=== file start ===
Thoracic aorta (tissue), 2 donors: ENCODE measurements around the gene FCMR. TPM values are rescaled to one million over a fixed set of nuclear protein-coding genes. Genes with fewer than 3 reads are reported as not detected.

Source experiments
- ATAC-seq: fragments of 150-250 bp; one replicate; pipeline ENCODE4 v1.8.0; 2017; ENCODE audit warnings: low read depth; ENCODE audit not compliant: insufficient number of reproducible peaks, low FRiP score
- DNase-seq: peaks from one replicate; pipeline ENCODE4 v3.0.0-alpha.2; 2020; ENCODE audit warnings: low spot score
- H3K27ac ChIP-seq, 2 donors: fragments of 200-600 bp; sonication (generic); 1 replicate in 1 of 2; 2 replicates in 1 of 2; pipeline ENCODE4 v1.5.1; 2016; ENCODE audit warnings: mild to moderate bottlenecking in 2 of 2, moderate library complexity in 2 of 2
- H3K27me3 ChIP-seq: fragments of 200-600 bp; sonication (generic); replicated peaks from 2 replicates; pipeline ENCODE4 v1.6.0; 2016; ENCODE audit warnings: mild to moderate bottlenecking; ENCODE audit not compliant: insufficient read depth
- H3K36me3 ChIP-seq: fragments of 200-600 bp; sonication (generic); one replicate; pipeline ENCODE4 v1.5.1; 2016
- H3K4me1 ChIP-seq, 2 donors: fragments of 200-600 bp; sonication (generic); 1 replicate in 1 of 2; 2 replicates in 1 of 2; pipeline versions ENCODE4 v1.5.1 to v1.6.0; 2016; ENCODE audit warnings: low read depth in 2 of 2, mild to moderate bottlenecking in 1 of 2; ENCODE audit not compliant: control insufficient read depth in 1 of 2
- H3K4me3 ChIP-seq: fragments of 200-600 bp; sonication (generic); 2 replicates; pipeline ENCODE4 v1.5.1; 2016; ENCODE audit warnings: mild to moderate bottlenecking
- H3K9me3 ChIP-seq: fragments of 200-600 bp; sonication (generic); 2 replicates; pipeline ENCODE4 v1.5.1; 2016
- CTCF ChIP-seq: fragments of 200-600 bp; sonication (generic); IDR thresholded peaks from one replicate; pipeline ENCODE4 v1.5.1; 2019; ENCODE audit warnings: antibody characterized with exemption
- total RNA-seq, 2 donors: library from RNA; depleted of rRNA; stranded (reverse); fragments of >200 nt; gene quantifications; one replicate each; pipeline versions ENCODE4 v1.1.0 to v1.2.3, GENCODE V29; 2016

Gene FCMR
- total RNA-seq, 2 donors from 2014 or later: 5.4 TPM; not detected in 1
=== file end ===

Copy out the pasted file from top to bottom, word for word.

Thoracic aorta (tissue), 2 donors: ENCODE measurements around the gene FCMR. TPM values are rescaled to one million over a fixed set of nuclear protein-coding genes. Genes with fewer than 3 reads are reported as not detected.

Source experiments
- ATAC-seq: fragments of 150-250 bp; one replicate; pipeline ENCODE4 v1.8.0; 2017; ENCODE audit warnings: low read depth; ENCODE audit not compliant: insufficient number of reproducible peaks, low FRiP score
- DNase-seq: peaks from one replicate; pipeline ENCODE4 v3.0.0-alpha.2; 2020; ENCODE audit warnings: low spot score
- H3K27ac ChIP-seq, 2 donors: fragments of 200-600 bp; sonication (generic); 1 replicate in 1 of 2; 2 replicates in 1 of 2; pipeline ENCODE4 v1.5.1; 2016; ENCODE audit warnings: mild to moderate bottlenecking in 2 of 2, moderate library complexity in 2 of 2
- H3K27me3 ChIP-seq: fragments of 200-600 bp; sonication (generic); replicated peaks from 2 replicates; pipeline ENCODE4 v1.6.0; 2016; ENCODE audit warnings: mild to moderate bottlenecking; ENCODE audit not compliant: insufficient read depth
- H3K36me3 ChIP-seq: fragments of 200-600 bp; sonication (generic); one replicate; pipeline ENCODE4 v1.5.1; 2016
- H3K4me1 ChIP-seq, 2 donors: fragments of 200-600 bp; sonication (generic); 1 replicate in 1 of 2; 2 replicates in 1 of 2; pipeline versions ENCODE4 v1.5.1 to v1.6.0; 2016; ENCODE audit warnings: low read depth in 2 of 2, mild to moderate bottlenecking in 1 of 2; ENCODE audit not compliant: control insufficient read depth in 1 of 2
- H3K4me3 ChIP-seq: fragments of 200-600 bp; sonication (generic); 2 replicates; pipeline ENCODE4 v1.5.1; 2016; ENCODE audit warnings: mild to moderate bottlenecking
- H3K9me3 ChIP-seq: fragments of 200-600 bp; sonication (generic); 2 replicates; pipeline ENCODE4 v1.5.1; 2016
- CTCF ChIP-seq: fragments of 200-600 bp; sonication (generic); IDR thresholded peaks from one replicate; pipeline ENCODE4 v1.5.1; 2019; ENCODE audit warnings: antibody characterized with exemption
- total RNA-seq, 2 donors: library from RNA; depleted of rRNA; stranded (reverse); fragments of >200 nt; gene quantifications; one replicate each; pipeline versions ENCODE4 v1.1.0 to v1.2.3, GENCODE V29; 2016

Gene FCMR
- total RNA-seq, 2 donors from 2014 or later: 5.4 TPM; not detected in 1